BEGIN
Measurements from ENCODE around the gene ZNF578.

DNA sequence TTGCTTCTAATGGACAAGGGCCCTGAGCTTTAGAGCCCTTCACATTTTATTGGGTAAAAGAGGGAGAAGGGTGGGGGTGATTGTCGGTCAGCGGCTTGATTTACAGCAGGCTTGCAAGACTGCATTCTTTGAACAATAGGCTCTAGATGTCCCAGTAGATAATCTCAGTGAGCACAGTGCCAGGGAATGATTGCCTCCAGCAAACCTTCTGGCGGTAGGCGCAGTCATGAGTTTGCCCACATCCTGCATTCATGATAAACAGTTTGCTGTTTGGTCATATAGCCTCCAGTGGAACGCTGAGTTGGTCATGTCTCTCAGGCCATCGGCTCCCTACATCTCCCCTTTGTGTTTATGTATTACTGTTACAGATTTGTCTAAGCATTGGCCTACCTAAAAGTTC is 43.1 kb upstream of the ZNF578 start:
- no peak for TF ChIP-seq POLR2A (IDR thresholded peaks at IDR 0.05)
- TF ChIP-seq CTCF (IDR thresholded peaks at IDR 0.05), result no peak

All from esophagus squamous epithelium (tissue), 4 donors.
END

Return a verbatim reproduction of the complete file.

Measurements from ENCODE around the gene ZNF578.

DNA sequence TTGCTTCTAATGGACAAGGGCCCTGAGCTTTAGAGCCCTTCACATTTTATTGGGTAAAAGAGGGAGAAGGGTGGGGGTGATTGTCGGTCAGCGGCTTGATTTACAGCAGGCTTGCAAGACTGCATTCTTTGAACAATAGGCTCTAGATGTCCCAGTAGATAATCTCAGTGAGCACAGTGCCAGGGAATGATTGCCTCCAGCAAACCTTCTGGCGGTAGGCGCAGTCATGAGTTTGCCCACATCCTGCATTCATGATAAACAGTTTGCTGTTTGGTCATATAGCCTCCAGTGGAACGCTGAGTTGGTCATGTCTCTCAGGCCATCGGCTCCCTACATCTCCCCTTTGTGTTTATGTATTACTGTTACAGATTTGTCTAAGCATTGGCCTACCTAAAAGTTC is 43.1 kb upstream of the ZNF578 start:
- no peak for TF ChIP-seq POLR2A (IDR thresholded peaks at IDR 0.05)
- TF ChIP-seq CTCF (IDR thresholded peaks at IDR 0.05), result no peak

All from esophagus squamous epithelium (tissue), 4 donors.